I just ran across this piece that I wrote in April, 2014 after listening to a piece about Pope Francis on 60 Minutes. It seems like an appropriate time to share it. I called it The Pope That Made Me Cry.
When I was a kid, I often wished I were Catholic. Those who were seemed so certain about their beliefs. They didn’t waste time and energy puzzling, questioning their faith. The bought the church’s teachings whole.
I, on the other hand, had a dad with a philosophical bent, graduate of an Episcopal boys’ school, enamored of the monk who ran the place to the extent that at one point he’d decided to become a priest. Instead he became a corporate man but he never lost his love of discussing spiritual things and he managed to fill my head with questions. This was a path that led me to Methodist and Presbyterian phases, a return to the Episcopal church and finally a satisfying home as a Unitarian.
Not wanting to leave my Episcopal church without some sort of explanation, I wrote a note to the priest explaining my joy at finding a spiritual home. “You,” was his reply, “are making a very big mistake.”
“And that,” I said to myself, “explains why it was necessary for me to move on.”
When I lived n Seattle, I only knew one Jew. When I moved to Philadelphia, I attended a high school where thee were many and with a few exceptions, Jews and Gentiles separated themselves from each other.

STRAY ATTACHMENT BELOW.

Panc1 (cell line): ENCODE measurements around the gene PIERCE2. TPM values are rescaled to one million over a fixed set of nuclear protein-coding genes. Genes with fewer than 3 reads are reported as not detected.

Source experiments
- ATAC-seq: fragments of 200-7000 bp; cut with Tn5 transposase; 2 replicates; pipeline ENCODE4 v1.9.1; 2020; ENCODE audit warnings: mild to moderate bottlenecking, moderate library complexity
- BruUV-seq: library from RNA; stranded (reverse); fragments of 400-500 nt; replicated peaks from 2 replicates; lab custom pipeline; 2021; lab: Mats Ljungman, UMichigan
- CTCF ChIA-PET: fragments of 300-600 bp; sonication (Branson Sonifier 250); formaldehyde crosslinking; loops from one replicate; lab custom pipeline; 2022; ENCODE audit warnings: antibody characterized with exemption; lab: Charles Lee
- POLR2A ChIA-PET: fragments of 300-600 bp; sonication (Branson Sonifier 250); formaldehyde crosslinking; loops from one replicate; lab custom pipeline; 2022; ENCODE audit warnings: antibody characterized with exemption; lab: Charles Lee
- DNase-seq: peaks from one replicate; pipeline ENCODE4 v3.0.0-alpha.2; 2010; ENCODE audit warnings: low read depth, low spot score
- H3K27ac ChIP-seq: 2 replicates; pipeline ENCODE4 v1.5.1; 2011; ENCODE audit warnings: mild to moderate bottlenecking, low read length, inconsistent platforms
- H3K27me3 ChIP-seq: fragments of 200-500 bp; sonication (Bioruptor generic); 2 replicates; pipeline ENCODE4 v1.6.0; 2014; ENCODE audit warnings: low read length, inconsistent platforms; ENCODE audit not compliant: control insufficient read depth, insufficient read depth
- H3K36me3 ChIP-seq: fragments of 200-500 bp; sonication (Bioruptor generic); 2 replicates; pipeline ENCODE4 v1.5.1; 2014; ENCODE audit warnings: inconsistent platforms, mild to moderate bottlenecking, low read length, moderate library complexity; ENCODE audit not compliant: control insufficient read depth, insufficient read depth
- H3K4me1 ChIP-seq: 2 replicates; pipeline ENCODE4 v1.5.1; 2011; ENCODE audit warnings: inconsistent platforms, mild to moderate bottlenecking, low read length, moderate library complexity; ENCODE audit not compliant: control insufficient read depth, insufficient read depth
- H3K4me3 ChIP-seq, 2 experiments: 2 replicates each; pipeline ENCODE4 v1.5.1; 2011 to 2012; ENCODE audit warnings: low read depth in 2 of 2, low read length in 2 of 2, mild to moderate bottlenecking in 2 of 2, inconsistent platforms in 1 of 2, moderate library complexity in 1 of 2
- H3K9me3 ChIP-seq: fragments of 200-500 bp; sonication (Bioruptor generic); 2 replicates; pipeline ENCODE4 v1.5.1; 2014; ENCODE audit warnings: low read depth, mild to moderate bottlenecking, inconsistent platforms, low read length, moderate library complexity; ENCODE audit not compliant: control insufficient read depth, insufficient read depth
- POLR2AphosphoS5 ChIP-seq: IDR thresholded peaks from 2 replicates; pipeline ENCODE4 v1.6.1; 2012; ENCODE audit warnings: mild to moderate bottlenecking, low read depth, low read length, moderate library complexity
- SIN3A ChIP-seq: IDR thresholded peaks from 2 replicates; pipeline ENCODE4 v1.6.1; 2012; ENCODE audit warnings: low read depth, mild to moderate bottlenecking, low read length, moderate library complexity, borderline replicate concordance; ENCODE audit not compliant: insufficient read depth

My dad, the self-proclaimed egalitarian, subtly made me aware of where I belonged. He would not have approved if I had dated a Jew. He didn’t approve when I dated a Catholic. He was a man of his culture and time, sometimes hard for me to understand.
I never gave popes much thought. I guess I knew they were God’s representative on earth and therefore could do not wrong. Their word was law for Catholics.
The current news regarding sexual abuse by priests is hard to watch, listen to and read about. At times, I have to shut it down at my house.
But, thank goodness, I tuned in to 60 Minutes on a recent Sunday night and caught a piece on Pope Francis.
…to think that he took blame for the priests’ and bishops’ misdoings
…to think he’s deserted red shoes, fancy vestments, elegant living quarters
…to think he does without tight security
…to think his focus is on the poor
I’m grateful to the cardinals who elected him, though perhaps they did not know all that they were choosing.
I predict a surge of returnees to the Catholic faith. It’s easier than ever to be one.